After several thousand years of freedom to repair what you own, suddenly purchase agreements say no.
It’s pretty widely agreed that America’s economic and political systems are not working for the benefit of most workaday Americans. This reality has led to a general and frequent outcry: “The system is broken. Let’s fix it!”
But there’s another version of this protest that I’m hearing more frequently these days: “The system is fixed. Let’s break it!” That certainly applies to such rigged systems as money in politics and voter suppression laws, but it’s also relevant to seemingly mundane matters that put ridiculous costs and restraints on our personal freedoms.
One of the insidious “fixes” that we need to break is the ever-expanding claim by brand-name corporations that we consumers must be banned by law from repairing the products they sell to us! The weak battery in your cell phone, the fuel sensor in a farmer’s tractor, some gizmo in the toaster oven you bought, a fuse in your business’ delivery truck — you could fix all of these yourself or, with little hassle, take the problem to a local repair shop.
But, no, such manufacturing powerhouses as Apple, John Deere and Panasonic assert that only their corporate technicians are authorized to open the product — that you own! — to make it work again. So, you are expected to deliver it to their distant facility, wait however many days or weeks they tell you and pay an inflated price. They’ve literally fixed the “fix” for consumer products. They impose their control by making the products as needlessly complicated as possible, then claiming that the complexity is their patented proprietary product. Thus, they say, they don’t have to provide repair manuals or sell repair tools to consumers or independent shops. Gotcha.
To give their closed profiteering system the force of law, the giants have deployed armies of lobbyists and lawyers to legislatures and courts, arguing that self-repair proponents really are scoundrels trying to circumvent safety and environmental rules.
At least since the invention of basic tools like the wheel and the slingshot, people have fixed, tinkered with and improved every device they’ve possessed. It’s been a matter of necessity, curiosity, passion … a human right.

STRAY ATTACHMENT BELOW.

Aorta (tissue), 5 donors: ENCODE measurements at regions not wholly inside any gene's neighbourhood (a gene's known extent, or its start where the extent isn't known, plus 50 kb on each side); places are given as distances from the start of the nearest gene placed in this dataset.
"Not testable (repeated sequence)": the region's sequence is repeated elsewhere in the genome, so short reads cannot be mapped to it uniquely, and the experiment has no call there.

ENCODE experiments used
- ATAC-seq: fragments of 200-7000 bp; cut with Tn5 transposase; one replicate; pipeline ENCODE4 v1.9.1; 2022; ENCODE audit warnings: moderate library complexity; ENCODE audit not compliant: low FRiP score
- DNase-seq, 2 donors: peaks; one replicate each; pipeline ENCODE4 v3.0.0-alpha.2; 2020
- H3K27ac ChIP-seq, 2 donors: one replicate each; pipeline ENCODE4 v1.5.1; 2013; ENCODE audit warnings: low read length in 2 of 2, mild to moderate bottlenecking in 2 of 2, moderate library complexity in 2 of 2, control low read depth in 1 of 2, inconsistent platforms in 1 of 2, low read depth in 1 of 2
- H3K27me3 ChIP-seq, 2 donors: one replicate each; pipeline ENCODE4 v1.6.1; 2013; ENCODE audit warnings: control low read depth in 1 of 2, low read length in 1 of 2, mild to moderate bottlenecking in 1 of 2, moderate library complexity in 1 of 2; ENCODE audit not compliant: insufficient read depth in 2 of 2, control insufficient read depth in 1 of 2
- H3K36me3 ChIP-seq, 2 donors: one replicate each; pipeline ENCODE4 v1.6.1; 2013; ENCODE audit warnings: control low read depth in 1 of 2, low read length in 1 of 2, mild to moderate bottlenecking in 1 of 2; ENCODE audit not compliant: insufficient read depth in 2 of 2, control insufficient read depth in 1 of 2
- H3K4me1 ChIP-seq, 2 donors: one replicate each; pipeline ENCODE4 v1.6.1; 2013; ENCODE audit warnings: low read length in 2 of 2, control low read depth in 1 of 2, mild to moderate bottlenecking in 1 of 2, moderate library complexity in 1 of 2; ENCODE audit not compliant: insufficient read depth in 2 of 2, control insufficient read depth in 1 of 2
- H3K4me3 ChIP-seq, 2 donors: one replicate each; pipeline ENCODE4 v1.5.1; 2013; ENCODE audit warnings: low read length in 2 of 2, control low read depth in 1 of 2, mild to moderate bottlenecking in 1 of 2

But after several thousand years of such freedom and inventiveness, suddenly there are legal clauses being tucked in dense purchase agreements saying that today’s owners of products MUST NOT even peek, much less poke, inside the inner workings of the devices that are supposedly ours. Makers of anything with a computer chip in it (everything from your car to your toothbrush) have been especially vehement about this, rewriting human nature by outlawing our right to repair things we own. Yes, they assert, you own the thing, but we own the intangible ideas that make it work, so if the product malfunctions, then you must return it to us — and pay us a premium — to repair it. Plus, they prattle, you could hurt yourself trying to do it yourself, so trust us.
Bovine excrement, barks Steve Wozniak: Companies inhibit your rights so they can have “power, control, over everything.” Is he some consumer radical? No, Wozniak is the co-founder of Apple, the multibillion-dollar global goliath that is the world’s biggest producer of consumer electronics. He’s appalled that Apple has now become a fierce opponent of self-repair. He says, “We wouldn’t have had an Apple,” had early innovators like him not grown up “in a very open technology world.” From the start, Wozniak points out, Apple shipped its products with paperwork detailing schematics and design so buyers could do their own fixes. Openness helped spread innovation and consumer demand.
“So, why stop … the self-repair community?” he asks. Two big reasons: Besides being a corporate ploy to lock in monopoly profits from the repair industry, it also dissuades customers from bothering with repairs — just throw the thing away and buy a new one!
If you wonder where such massive, deadly levels of pollution by lead, mercury, plastic, etc., come from, look to the gross throw-away ethic of big tech profiteers like Apple.
For information and action, go to the U.S. Public Interest Research Group: USpirg.org.